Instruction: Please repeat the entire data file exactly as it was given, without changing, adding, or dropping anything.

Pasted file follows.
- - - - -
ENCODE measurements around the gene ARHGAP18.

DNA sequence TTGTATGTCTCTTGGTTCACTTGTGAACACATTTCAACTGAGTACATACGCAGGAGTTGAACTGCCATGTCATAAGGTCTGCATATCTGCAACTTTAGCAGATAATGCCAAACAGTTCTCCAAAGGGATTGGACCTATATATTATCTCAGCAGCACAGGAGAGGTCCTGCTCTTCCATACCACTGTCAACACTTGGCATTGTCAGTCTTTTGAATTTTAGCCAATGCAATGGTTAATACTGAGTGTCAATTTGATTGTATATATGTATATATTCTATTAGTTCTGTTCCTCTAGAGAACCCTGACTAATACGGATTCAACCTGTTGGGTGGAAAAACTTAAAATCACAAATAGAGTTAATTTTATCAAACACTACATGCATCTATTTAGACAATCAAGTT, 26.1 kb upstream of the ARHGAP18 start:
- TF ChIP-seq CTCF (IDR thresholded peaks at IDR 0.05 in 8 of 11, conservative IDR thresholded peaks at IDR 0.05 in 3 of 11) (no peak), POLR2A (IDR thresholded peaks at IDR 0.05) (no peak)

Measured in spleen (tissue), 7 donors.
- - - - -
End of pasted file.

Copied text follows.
ENCODE measurements around the gene ARHGAP18.

DNA sequence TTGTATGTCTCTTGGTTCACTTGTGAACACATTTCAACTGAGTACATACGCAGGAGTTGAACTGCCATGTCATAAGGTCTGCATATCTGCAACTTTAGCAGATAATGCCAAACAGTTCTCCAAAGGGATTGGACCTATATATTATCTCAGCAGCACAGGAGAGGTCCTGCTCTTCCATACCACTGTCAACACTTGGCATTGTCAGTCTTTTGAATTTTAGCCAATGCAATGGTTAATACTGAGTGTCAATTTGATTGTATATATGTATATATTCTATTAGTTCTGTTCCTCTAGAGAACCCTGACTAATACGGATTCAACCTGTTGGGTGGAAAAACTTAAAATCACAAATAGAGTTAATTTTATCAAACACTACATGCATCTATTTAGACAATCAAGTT, 26.1 kb upstream of the ARHGAP18 start:
- TF ChIP-seq CTCF (IDR thresholded peaks at IDR 0.05 in 8 of 11, conservative IDR thresholded peaks at IDR 0.05 in 3 of 11) (no peak), POLR2A (IDR thresholded peaks at IDR 0.05) (no peak)

Measured in spleen (tissue), 7 donors.